Dear Mr. Y, Mr. Baker is correct that this isn't an academic journal. But, you need to at least provide the quotation that you believe was untrue and/or reference the date and name of the article, otherwise your audience has no bloody idea what you are talking about. Should you be able to document the falsehood I created, I will be the first to apologize. And, of course, if you will tell me your name and address, rather than hide behind a pseudonym, I'll write you a note. ;)

Terence Y

Mr. Reiner - one of your comments on September 18, 2020 in response to, “A New Year wake-up call” included, “… Trump’s unwillingness to condemn Neo-Nazis at Charlottesville.” That bloody lie has been debunked, even by left-leaning media organizations. I'm fine with using my name to post. Maybe I'm mistaken, but it appears you have a negative opinion of people using pseudonyms. Maybe it's a privacy issue or maybe they're Democrats who are joining the right side and they don't want to deal with narrow minded folks on the left or the idiocy of the cancel culture. To me, their opinions are just as valid. And a note isn’t necessary, just an acknowledgement of error to my address - this thread. [smile]

Michael B. Reiner, PhD

Dear Mr. Y, I accepted your challenge below and did some research on the "Charlottesville Hoax." Here are the references I found meaningful. The first is the actual text of Trump's comments and the second is an analysis:

Ad Watch: What Donald Trump said about Charlottesville, PolitiFact, Miriam Valverde

September 10, 2020 (https://www.politifact.com/article/2020/sep/10/ad-watch-what-donald-trump-said-about-charlottesvi/)

The “Charlottesville Hoax” Hoax: Trump's supporters are trying to gaslight you. Again.

by ROBERT TRACINSKI APRIL 1, 2019 (https://thebulwark.com/the-charlottesville-hoax-hoax/)

So, I don't agree with you that my comment was false. Trump did not condemn Neo-Nazis right after Charlottesville with his original comment; he did so days later after pressure and criticism from Democrats and Republicans and all people of good faith.

And, of course, he reinforced his "UNWILLINGNESS to condemn Neo-Nazis" (my quote) during the first Presidential debate.

Finally, you are correct that I give more credence to comments from people who are willing to put their name on the line. For all I know, you are just a Russian bot.

Apology not forthcoming.

Terence Y

Mr. Reiner - even though you’re choosing left leaning Politifact and Never Trumper founded, The Bulwark, as your cited articles, if you read the article in Politifact, you’ll read that Trump said, "We condemn in the strongest possible terms this egregious display of hatred, bigotry and violence on many sides, on many sides." You’re saying that because your great President Trump did not specifically name “Neo-Nazi’s” then your statement was not false? Even though “many sides” includes Neo-Nazi’s, including other hate groups? In that same article, you’ll read that Trump clarified in later days after he ascertained the facts, which is quite admirable in not jumping to conclusions.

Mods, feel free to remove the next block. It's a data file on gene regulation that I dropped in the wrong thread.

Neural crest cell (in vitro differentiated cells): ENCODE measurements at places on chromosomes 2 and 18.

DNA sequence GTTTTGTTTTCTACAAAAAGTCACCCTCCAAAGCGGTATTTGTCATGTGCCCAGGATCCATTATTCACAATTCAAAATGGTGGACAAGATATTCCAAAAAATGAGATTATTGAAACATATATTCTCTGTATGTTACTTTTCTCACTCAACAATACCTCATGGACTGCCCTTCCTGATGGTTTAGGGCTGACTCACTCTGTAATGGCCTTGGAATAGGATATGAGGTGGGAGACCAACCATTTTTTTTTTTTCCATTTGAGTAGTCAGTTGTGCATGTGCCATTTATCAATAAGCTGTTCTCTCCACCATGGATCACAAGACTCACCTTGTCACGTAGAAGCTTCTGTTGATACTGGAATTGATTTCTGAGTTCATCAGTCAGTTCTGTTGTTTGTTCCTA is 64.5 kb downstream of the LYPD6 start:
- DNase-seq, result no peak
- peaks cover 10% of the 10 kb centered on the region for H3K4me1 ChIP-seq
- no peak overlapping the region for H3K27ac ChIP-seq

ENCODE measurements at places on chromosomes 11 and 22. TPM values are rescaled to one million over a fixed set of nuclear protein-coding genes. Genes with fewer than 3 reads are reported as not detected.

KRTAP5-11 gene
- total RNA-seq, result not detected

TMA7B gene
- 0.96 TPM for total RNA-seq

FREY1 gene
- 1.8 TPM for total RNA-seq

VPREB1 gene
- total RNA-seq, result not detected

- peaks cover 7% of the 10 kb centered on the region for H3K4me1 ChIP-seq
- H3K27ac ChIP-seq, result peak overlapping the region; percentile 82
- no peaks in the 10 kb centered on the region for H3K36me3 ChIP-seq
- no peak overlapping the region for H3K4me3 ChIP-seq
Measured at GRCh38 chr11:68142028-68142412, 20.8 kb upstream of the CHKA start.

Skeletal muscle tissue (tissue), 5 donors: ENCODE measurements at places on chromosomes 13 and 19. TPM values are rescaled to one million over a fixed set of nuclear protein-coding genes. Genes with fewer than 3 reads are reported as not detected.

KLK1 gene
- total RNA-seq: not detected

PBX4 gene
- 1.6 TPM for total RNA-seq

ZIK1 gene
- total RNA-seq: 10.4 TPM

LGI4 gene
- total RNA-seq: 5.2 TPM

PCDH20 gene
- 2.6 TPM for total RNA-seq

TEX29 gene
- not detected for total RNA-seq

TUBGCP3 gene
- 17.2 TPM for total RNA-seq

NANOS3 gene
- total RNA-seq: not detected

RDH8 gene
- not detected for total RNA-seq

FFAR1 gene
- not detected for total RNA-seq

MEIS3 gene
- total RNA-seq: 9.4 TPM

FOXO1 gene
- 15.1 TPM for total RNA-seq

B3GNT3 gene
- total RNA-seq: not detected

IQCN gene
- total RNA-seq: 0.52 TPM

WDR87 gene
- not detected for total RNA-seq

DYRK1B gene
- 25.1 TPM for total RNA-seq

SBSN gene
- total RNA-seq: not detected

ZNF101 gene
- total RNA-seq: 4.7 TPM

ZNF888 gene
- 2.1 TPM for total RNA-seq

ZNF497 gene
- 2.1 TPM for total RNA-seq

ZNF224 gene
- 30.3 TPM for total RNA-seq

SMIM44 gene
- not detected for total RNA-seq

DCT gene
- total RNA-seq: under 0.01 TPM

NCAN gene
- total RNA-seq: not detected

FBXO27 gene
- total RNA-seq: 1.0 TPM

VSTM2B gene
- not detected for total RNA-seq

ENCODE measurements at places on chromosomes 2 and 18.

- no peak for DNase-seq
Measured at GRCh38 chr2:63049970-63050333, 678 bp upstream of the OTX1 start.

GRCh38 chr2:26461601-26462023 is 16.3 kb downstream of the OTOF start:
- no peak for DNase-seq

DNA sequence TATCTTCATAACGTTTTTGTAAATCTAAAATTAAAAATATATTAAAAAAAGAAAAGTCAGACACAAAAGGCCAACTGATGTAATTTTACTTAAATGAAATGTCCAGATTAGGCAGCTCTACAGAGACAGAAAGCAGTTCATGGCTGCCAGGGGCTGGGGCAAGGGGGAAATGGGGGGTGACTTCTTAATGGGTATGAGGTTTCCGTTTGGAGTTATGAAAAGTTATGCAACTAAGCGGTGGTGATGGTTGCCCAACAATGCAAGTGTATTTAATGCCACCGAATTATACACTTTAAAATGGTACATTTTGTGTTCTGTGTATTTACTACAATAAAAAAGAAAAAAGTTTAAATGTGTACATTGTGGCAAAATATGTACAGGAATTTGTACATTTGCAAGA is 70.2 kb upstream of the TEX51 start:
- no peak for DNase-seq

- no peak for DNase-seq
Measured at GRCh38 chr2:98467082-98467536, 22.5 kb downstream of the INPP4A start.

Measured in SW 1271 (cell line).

Conclusion - an apology should still be forthcoming as you’re attempting to mislead readers to push your narrative when you know your technicality can be easily misconstrued. I could apply the same tactic to BLM, where if you’re not black, then your life doesn’t matter. We seem to get many folks trying to tell us this isn’t true, even though the B in BLM is pretty specific.

Just a thought, and I’m no fan of Mr. Simon but maybe he can use your same tactic and say he cited “the Daily Journal” and not “The Daily Journal” so an apology is not forthcoming.

As for your Russian bots, are you telling me Russian bots, or any bots, now have the capability of writing individual comments and can reply to other posts? Do you think anyone would sic a Russian bot, or any bot, to waste time writing individual comments and responding to posts? And for a small town newspaper like the SMDJ (no offense, SMDJ)? You do realize those same Russian bot-makers could easily manufacture contact information. Maybe another apology is in store for thinking people using pseudonyms to be Russian bots. Just kidding on that one, you're entitled to your opinion.

Michael B. Reiner, PhD

Ah, Mr. Y. Another example of twisting the narrative to make your point. "Maybe another apology is in store for thinking people using pseudonyms to be Russian bots."

I did not say that. I do believe that those using pseudonyms hide behind a "fake name" which allows them to say things irresponsibly given their anonymity. In fact, I think they lack courage.

What I did say to you was, "For all I know, you are just a Russian bot."

For that comment I do apologize. Clearly, you can write sentences in response to my comments. I've enjoyed our dialogue, but as we see, perspective is everything and I doubt ours will ever meet.

Terence Y

Actually Mr. Reiner, it’s more of an example where I’m informing people of the complete narrative by untwisting the cherry-picked narrative you’re using to create a falsehood in the mind of the audience. I am, and I’m hoping other readers are, getting an idea of how much your profession and higher education account for when you attempt a so-called “honest” communication. And you are incorrect. I agree with your perspective that the Anti-Racist Taskforce is a misguided effort. I also agree that helping students learn, achieve, and graduate are important, but not to combat racism or to promote socialist justice.